Takayasu represents Japan’s best hope for a native-born Yokozuna should ailing Kisenosato end up retiring later this year. It is a wise move to have him recover his strength and mobility before returning to competition.  With this absence, Takayasu will be kadoban ozeki for the Nagoya tournament in July.

The ranks for Natsu are already down to 2 Yokozuna and 1 Ozeki.  Should Hakuho withdraw, as Kintamayama has speculated, it would leave the roster with the bare minimum of 2 Ozeki/Yokozuna needed to conduct Honbasho.

As of late, Takayasu has added a habitual shoulder blast to his tachiai, and it has significantly changed his sumo (in my opinion for the worse). It comes as no surprise to me that he has injured it, and with any luck, he will go back to his low and aggressive sumo. The run-and-gun approach (in some ways copying Goeido) was working for him, but it seems to have torn up his body.

The team at Tachiai wish Takayasu a solid recovery, and hope to see him back in fierce fighting form in July.

Yokozuna Kisenosato Kyujo For Natsu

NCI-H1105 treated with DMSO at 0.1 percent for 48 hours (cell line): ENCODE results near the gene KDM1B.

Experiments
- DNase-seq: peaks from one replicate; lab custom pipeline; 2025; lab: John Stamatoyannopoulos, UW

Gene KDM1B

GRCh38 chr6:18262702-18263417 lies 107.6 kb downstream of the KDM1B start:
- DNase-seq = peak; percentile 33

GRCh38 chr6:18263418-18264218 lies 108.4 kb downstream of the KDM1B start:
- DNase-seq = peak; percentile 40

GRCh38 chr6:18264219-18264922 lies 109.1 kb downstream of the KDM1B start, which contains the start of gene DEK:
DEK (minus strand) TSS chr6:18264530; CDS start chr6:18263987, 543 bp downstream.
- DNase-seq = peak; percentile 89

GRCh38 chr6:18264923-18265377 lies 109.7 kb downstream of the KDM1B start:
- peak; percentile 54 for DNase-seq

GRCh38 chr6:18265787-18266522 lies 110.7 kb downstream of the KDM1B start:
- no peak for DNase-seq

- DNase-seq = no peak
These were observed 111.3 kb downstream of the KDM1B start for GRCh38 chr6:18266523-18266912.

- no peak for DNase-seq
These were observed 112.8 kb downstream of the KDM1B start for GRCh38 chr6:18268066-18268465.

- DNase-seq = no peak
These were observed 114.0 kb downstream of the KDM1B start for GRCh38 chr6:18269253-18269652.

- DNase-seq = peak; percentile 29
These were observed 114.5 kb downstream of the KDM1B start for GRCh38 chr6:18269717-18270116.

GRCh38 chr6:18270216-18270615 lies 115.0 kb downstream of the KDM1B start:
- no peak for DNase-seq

Kisenosato-down

As Tachiai had speculated, perpetually injured Yokozuna Kisenosato has declared he will not start the May tournament in Tokyo.  This will be the 7th consecutive tournament that he has missed all or part of the 15 day competition. His Oyakata again is sighting continued difficulty recovering from injuries sustained in March 2017 at the Osaka tournament, where he won the yusho in his first outing as Yokozuna.

Full details (in Japanese) at the link

https://www.asahi.com/articles/ASL595JHRL59UTQP01N.html

Sokokurai Withdraws from 2018 Haru Basho

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Following a very painful looking fall in his Day 11 victory over Okinoumi, veteran rikishi Sokokurai has announced his withdrawal from the 2018 Haru Basho. Ranked at maegashira 15 and with only five wins to his name, Sokokurai will once again find himself in Juryo for the 2018 Natsu Basho. This may be a blessing in disguise for the man from Inner Mongolia, who took home the Yusho last time he was in the second division.

With this development, Sokokurai’s Day 12 opponent Ryuden picks up a much needed 5th win.

Takakeisho Withdraws from 2018 Haru Basho